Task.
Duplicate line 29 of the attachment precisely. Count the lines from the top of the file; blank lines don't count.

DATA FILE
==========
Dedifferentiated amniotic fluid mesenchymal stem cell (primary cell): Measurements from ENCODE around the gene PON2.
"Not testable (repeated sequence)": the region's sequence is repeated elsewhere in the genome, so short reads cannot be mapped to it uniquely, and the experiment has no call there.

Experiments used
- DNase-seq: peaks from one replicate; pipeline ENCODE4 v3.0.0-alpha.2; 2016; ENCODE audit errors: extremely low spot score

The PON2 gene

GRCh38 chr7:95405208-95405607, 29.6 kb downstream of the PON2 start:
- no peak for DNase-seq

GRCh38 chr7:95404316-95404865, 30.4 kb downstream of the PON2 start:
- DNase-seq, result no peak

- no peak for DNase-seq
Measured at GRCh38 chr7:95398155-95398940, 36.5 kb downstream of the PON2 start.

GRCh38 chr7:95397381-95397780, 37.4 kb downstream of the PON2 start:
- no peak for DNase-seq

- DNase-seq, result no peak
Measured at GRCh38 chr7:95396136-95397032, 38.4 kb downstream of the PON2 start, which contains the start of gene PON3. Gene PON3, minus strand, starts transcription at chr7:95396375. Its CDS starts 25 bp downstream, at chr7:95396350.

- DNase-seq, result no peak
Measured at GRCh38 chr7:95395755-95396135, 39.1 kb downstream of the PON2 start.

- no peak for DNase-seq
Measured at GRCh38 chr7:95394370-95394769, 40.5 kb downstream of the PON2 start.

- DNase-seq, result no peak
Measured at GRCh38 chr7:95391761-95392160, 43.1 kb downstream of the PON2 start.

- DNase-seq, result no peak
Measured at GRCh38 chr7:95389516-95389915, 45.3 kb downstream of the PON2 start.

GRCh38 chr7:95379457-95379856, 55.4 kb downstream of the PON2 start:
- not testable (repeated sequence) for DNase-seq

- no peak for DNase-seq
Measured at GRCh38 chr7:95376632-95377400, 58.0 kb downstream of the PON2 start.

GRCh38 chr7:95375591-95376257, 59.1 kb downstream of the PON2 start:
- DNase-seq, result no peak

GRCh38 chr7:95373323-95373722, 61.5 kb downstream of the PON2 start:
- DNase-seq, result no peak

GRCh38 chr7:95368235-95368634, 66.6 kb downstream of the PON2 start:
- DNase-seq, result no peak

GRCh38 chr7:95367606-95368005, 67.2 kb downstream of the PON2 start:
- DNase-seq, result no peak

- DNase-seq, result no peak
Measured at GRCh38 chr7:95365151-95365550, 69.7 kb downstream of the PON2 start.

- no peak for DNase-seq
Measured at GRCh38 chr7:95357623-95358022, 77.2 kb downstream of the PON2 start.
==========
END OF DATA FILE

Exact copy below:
- DNase-seq, result no peak